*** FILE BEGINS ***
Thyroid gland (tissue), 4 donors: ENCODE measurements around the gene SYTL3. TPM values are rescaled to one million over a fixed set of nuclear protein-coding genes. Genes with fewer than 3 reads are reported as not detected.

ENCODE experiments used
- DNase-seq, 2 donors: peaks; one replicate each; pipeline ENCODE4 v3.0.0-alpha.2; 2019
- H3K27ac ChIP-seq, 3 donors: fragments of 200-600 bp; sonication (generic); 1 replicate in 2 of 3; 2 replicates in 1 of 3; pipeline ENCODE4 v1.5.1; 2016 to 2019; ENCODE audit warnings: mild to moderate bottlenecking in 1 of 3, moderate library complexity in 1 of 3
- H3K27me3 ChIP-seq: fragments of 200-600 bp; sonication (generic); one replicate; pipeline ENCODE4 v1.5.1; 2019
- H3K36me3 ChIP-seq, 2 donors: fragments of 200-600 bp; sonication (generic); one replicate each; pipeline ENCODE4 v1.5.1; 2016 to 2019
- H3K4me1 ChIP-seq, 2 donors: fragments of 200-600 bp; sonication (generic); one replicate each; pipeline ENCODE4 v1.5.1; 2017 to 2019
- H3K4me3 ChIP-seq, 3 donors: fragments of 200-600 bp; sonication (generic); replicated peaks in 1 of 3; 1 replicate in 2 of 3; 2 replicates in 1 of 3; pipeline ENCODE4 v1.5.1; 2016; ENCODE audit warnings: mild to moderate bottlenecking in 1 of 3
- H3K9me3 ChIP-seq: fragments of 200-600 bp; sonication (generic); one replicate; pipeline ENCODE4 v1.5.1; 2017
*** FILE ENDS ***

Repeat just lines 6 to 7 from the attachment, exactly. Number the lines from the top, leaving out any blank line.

- H3K36me3 ChIP-seq, 2 donors: fragments of 200-600 bp; sonication (generic); one replicate each; pipeline ENCODE4 v1.5.1; 2016 to 2019
- H3K4me1 ChIP-seq, 2 donors: fragments of 200-600 bp; sonication (generic); one replicate each; pipeline ENCODE4 v1.5.1; 2017 to 2019